International medical graduates (IMGs) are physicians who attended medical school outside the United States. The physician assistant (PA) profession's interactions with IMGs have been contentious at times, particularly when some IMGs sought licensure as PAs through nontraditional pathways. In the 1980s and 1990s, some state legislatures attempted to allow IMGs to obtain licenses as PAs without further training or examination, which resulted in PA leaders lobbying against such efforts. States had hoped to address physician shortages; however, legislatures had not thought through the public health and safety consequences of letting physicians who lacked U.S. credentials simply sign on as PAs.1-3 Projects to train IMGs as PAs in accelerated programs and to let IMGs test out of PA school met with mixed results, as many IMG-PA hopefuls performed below expectations.4,5 The American Academy of Physician Assistants (AAPA) issued a statement in 1993 affirming its position that a person seeking PA licensure must graduate from an accredited PA program and pass the national certifying examination.1
Debates on IMGs as PAs grew controversial as some in the PA establishment were accused of discrimination and some IMGs were accused of attempting to bypass procedures that had been established to assure clinical competency and patient safety.1-3 Even as PA licensure laws were strengthened, several PA programs chose to maintain their distance from IMGs, and some still decline applications from IMGs. This exclusion fails to acknowledge that some IMGs might be successful PAs.3,6
One concept that arose in the 1990s was that IMGs have the potential to contribute to the primary care workforce, as well as specialty practice, if PA programs are willing to screen appropriately. The MEDEX Northwest PA program at the University of Washington has worked with IMGs since the early 1990s, screening applicants and educating and graduating new PAs. This descriptive study will outline characteristics of IMGs who have become PAs through the MEDEX program, review IMG-PA outcomes, and discuss why the program's strategy may have succeeded where others failed.
APPLICATION AND EDUCATION PROGRAM
The MEDEX program's goals include graduating PAs who will work in primary care, medically underserved areas, and rural locations. The PA program requires that all applicants have a minimum 4,000 hours of clinical experience. The application process includes an additional personal statement for all those trained at the doctoral level (including IMGs, chiropractors, and naturopaths) to explain how they will embrace collaborative, team-based practice and the PA profession. Faculty members with experience training IMGs in the program screen the applications. The program also requires that all students participate in the full curriculum. With few exceptions (such as the pharmacology course for concurrent PA-doctor of pharmacy students), students are not allowed to waive or test out of coursework. Similar to all PA programs, the MEDEX curriculum orients students to the PA profession and collaborative practice.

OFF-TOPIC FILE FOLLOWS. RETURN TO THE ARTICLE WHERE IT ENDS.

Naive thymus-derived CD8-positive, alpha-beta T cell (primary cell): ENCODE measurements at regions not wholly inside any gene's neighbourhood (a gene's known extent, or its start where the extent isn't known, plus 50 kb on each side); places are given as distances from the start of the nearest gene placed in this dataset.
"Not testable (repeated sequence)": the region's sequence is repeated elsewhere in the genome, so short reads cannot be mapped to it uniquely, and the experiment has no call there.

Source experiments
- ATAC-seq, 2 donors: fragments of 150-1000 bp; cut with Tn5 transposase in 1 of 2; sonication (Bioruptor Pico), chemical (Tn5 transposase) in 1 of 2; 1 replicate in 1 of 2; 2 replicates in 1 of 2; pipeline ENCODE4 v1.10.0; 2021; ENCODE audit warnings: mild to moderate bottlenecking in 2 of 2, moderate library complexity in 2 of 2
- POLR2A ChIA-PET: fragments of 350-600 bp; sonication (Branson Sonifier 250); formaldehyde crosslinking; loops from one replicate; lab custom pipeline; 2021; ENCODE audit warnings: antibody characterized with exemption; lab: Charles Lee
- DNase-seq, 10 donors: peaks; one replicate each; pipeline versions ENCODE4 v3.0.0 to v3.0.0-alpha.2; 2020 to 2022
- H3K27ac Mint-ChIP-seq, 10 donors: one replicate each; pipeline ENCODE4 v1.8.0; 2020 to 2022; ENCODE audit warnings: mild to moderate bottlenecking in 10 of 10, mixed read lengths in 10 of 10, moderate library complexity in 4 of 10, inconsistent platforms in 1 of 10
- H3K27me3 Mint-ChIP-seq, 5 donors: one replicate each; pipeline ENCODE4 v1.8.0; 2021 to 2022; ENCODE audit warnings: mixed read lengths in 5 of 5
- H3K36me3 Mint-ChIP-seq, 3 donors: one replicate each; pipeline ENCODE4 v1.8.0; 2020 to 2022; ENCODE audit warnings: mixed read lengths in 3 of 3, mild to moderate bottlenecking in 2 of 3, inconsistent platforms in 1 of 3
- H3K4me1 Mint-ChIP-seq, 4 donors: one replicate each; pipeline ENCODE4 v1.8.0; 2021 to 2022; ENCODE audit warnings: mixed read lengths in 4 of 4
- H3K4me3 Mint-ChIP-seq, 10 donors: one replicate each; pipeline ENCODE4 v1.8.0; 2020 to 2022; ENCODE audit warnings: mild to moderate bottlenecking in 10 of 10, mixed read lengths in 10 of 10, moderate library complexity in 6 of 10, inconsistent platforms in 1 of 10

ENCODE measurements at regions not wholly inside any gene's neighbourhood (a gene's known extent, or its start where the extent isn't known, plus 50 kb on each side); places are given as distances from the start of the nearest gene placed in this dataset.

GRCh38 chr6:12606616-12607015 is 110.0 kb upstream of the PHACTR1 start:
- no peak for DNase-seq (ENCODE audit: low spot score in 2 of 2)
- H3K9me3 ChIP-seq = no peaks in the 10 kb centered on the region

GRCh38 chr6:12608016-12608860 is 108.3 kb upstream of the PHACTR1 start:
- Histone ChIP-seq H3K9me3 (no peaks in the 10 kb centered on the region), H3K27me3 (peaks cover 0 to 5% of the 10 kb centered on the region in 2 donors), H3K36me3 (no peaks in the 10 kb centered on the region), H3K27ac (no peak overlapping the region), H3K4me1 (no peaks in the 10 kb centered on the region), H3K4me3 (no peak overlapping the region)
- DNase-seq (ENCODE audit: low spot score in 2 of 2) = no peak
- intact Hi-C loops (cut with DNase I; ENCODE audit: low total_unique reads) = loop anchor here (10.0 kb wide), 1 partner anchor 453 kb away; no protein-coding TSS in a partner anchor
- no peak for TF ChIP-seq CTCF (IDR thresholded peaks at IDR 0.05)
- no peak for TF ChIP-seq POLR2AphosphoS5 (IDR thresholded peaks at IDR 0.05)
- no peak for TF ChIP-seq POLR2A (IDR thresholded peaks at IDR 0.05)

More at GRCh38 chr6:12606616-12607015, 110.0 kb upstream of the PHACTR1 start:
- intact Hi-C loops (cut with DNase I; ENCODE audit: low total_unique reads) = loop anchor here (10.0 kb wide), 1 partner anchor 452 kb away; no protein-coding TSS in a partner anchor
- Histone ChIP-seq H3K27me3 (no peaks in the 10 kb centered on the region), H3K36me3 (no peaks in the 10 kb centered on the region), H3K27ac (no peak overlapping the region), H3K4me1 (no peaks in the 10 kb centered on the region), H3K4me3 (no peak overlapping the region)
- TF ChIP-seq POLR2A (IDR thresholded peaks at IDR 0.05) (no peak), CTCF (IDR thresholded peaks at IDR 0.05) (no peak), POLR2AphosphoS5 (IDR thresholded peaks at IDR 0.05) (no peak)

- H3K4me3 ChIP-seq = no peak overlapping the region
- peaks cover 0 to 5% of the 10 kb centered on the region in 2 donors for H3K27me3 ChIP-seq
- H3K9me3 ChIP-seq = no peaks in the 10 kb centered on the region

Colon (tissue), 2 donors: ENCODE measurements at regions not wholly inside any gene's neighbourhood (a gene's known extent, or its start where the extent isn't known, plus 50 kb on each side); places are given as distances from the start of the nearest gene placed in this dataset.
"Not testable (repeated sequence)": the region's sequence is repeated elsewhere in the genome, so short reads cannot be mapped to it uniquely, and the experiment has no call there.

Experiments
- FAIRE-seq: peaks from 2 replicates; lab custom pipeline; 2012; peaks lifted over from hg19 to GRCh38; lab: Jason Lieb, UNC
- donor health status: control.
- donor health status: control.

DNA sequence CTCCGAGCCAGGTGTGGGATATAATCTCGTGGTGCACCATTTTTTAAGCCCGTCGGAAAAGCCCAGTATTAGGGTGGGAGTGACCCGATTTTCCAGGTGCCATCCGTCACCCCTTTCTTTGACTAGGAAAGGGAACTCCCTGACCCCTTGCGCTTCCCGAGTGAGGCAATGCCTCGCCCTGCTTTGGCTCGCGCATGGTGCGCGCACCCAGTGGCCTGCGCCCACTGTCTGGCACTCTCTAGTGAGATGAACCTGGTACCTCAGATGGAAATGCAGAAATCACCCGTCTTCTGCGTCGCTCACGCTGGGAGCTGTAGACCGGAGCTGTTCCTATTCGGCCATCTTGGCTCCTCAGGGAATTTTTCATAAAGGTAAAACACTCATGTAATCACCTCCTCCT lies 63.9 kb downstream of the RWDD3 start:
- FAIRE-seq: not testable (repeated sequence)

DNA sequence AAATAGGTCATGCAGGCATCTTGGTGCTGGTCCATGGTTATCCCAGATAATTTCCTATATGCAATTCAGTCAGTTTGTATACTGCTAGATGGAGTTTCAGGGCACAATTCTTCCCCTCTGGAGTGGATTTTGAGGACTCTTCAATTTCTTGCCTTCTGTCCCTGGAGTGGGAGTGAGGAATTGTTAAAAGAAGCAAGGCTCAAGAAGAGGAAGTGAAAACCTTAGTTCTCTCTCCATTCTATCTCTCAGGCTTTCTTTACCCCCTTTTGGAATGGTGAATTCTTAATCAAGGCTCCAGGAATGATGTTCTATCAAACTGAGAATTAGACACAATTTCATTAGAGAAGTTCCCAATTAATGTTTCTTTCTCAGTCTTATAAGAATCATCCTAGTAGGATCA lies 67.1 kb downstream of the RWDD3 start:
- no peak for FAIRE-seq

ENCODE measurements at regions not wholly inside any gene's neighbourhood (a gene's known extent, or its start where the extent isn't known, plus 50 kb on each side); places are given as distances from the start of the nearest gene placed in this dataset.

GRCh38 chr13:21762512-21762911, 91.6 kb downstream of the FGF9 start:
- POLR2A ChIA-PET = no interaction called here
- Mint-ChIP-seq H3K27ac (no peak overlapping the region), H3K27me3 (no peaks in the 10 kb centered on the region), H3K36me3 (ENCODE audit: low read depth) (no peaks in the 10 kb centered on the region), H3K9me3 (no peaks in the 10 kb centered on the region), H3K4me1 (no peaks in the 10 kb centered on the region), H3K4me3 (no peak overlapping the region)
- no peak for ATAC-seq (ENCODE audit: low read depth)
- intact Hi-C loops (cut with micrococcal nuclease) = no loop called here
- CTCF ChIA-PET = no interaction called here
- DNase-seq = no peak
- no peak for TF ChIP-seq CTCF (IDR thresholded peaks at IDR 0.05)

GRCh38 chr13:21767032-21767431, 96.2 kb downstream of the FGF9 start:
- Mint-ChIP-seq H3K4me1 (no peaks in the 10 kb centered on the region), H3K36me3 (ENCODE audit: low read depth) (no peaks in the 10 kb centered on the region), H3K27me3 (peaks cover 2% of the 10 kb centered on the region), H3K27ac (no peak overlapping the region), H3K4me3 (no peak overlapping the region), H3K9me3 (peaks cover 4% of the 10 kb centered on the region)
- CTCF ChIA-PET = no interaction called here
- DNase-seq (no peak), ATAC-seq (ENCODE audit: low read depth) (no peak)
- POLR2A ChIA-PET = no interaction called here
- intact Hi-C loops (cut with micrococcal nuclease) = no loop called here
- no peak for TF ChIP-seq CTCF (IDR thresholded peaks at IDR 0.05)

All IMGs who completed the program through 2013 were included in the study. The program's graduate database documents current practice location and specialty. Practice specialty was classified as primary care if it was family medicine, general internal medicine, or general pediatrics. Underserved practice status also is included in the database and is identified positively if it meets federal, state, or local definitions. Graduate files document country of origin and identify whether the IMG had practiced in primary care before entering the United States. Historical program data were used to compare rates of attrition, deceleration, and first-time pass rate on the Physician Assistant National Certifying Examination (PANCE) between the IMG group and the overall graduating class.
Analysis excluded two graduates who were not working at the time and one IMG who obtained American credentials as a physician subsequent to PA school. Graduation year was collapsed into two categories (1991-2005, n=18; and 2006-2013, n=18) to facilitate statistical comparisons. Descriptive statistics summarize outcomes in terms of practice specialty, geographic location, and whether the practice provides access to medically underserved populations. Comparisons review characteristics within the IMG-PA group using chi-square analysis or Fisher exact test where appropriate. Statistical analyses used SPSS version 19.
The University of Washington institutional review board determined that this report did not require its oversight.
Thirty-nine IMG-PAs were graduated from 1991 to 2013 (2.5% of 1,537 total graduates during these years). In terms of geographic origin, 48.7% came to the United States from central or eastern Europe, and 33.3% from Asia. Of the 39 IMG-PA graduates, 36 are working as PAs (92.3%). Although women account for about half of the MEDEX program's graduates, they accounted for 69.2% of the IMGs (72.2% of those working as PAs, Table 1). Almost all IMG-PAs (91.7%) practice in metropolitan settings (Table 2). The majority (55.6%) are in primary care, and 30.6% work in medically underserved areas. The program's northwest service region—Washington, Wyoming, Alaska, Montana, and Idaho—is home to 75% of these IMG-PAs.7
In terms of who entered primary care practice in the United States, no significant difference was found when IMG-PAs with a history of primary care practice in their home countries were compared with specialist colleagues (P=0.37). Among the IMG-PAs, no significant difference was found between primary care practice and either graduation era (P=0.74) or sex (P=0.29). No significant difference was found between practice in medically underserved areas and graduation era (P=0.47) or sex (P=0.22). IMG-PAs practicing in rural areas (n=3) were not compared with their urban counterparts due to the low number. IMG-PAs in primary care were more likely than those in specialty practice to practice in an underserved area (P=0.009, Table 3).